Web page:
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Adam Bede

days ago, before you were mentioned to her, when I asked her if there was any
one of her family whom she would like to see--to whom she could open her mind-
-she said, with a violent shudder, 'Tell them not to come near me--I won't see any
of them.'"
Adam's head was hanging down again, and he did not speak. There was silence
for a few minutes, and then Mr. Irwine said, "I don't like to advise you against
your own feelings, Adam, if they now urge you strongly to go and see her to-
morrow morning, even without her consent. It is just possible, notwithstanding
appearances to the contrary, that the interview might affect her favourably. But I
grieve to say I have scarcely any hope of that. She didn't seem agitated when I
mentioned your name; she only said 'No,' in the same cold, obstinate way as
usual. And if the meeting had no good effect on her, it would be pure, useless
suffering to you--severe suffering, I fear. She is very much changed..."
Adam started up from his chair and seized his hat, which lay on the table. But he
stood still then, and looked at Mr. Irwine, as if he had a question to ask which it
was yet difficult to utter. Bartle Massey rose quietly, turned the key in the door,
and put it in his pocket.
"Is he come back?" said Adam at last.
"No, he is not," said Mr. Irwine, quietly. "Lay down your hat, Adam, unless you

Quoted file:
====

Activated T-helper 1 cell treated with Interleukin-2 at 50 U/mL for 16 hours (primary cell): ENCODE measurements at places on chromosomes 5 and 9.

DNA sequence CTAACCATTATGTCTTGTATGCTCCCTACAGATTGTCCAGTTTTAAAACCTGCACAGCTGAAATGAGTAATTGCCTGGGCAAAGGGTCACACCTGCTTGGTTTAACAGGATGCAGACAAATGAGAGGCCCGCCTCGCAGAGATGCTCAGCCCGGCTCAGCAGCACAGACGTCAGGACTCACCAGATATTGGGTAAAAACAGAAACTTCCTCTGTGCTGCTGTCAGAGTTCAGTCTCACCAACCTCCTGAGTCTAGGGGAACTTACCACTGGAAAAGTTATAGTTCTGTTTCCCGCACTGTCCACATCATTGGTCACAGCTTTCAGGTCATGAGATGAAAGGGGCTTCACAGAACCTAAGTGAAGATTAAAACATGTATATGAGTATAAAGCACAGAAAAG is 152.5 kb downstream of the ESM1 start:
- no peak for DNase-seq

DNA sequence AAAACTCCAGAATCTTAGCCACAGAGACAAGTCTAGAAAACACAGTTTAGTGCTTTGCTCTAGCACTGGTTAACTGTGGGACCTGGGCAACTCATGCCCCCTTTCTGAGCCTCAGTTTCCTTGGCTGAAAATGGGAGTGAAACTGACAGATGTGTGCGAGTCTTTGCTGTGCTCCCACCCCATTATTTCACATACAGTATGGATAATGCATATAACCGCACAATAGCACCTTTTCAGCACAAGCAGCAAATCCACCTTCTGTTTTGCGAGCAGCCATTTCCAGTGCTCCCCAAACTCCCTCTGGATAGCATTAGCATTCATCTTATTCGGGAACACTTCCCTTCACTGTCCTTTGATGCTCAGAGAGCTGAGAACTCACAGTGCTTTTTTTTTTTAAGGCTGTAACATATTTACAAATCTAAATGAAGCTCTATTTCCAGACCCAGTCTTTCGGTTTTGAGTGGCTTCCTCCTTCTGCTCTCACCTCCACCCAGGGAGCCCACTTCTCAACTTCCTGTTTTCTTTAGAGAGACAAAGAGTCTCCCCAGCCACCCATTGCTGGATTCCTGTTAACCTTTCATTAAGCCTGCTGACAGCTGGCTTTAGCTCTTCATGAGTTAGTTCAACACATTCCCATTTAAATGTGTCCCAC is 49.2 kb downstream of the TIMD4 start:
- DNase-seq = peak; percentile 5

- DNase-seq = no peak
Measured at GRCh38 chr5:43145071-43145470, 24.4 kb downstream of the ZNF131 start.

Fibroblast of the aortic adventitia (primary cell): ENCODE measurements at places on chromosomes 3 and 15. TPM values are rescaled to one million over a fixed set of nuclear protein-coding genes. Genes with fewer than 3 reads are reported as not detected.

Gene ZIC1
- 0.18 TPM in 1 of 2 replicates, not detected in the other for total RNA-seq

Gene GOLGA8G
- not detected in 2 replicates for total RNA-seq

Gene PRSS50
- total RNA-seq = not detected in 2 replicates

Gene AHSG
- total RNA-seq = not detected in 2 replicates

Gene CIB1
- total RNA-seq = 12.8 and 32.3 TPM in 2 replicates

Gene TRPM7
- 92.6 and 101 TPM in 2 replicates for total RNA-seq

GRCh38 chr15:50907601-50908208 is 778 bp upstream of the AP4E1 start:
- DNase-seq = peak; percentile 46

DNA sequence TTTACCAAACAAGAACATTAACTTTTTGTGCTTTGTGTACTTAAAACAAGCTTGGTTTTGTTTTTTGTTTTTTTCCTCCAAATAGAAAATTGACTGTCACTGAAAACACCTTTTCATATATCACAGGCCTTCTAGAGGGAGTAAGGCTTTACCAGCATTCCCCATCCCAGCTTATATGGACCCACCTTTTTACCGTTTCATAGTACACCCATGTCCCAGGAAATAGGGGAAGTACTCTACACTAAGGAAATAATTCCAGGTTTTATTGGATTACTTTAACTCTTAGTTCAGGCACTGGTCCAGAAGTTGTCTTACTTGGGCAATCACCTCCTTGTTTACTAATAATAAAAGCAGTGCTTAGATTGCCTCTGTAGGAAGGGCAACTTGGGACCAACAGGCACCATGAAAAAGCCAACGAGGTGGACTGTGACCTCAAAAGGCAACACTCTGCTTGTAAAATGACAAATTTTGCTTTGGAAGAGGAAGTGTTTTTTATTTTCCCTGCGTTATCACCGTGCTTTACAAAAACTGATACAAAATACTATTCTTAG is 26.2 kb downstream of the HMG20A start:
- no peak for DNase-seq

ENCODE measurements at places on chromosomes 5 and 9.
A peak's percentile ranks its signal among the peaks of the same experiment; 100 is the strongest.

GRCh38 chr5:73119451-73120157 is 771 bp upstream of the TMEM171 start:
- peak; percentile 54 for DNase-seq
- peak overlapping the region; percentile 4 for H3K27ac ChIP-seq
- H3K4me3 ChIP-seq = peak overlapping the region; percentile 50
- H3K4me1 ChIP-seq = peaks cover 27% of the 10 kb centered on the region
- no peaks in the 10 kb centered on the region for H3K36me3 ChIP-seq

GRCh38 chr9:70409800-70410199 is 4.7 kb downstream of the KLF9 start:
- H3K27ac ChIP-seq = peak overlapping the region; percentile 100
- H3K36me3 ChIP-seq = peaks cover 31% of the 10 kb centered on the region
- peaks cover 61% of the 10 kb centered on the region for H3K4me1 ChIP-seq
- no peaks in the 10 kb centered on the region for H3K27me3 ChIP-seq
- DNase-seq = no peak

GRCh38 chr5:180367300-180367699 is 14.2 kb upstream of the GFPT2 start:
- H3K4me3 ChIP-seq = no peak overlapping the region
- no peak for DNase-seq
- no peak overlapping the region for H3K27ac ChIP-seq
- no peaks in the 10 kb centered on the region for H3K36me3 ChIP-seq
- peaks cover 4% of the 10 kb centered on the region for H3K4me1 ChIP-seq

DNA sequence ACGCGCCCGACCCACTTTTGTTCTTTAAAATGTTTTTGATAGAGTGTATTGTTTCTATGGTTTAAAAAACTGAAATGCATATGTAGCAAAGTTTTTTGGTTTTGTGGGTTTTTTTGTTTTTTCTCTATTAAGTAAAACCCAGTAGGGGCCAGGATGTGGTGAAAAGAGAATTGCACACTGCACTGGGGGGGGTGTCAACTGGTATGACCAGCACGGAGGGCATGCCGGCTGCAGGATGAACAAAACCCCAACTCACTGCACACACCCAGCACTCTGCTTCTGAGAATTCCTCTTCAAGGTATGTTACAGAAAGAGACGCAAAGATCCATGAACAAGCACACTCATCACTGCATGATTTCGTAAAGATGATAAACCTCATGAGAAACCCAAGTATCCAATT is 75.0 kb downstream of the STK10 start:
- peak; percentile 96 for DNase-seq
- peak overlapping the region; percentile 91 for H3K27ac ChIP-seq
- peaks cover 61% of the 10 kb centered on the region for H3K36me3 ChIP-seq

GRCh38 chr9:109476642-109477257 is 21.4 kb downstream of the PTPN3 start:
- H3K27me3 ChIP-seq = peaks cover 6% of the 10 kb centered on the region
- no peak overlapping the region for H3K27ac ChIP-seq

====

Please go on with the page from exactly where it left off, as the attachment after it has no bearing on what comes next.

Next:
like to walk out with me for a little fresh air. I fear you have not been out again to-
day."
"You needn't deceive me, sir," said Adam, looking hard at Mr. Irwine and
speaking in a tone of angry suspicion. "You needn't be afraid of me. I only want
justice. I want him to feel what she feels. It's his work...she was a child as it 'ud
ha' gone t' anybody's heart to look at...I don't care what she's done...it was him
brought her to it. And he shall know it...he shall feel it...if there's a just God, he
shall feel what it is t' ha' brought a child like her to sin and misery."
"I'm not deceiving you, Adam," said Mr. Irwine. "Arthur Donnithorne is not come
back--was not come back when I left. I have left a letter for him: he will know all
as soon as he arrives."
"But you don't mind about it," said Adam indignantly. "You think it doesn't matter
as she lies there in shame and misery, and he knows nothing about it--he suffers
nothing."
"Adam, he WILL know--he WILL suffer, long and bitterly. He has a heart and a
conscience: I can't be entirely deceived in his character. I am convinced--I am
sure he didn't fall under temptation without a struggle. He may be weak, but he is
not callous, not coldly selfish. I am persuaded that this will be a shock of which
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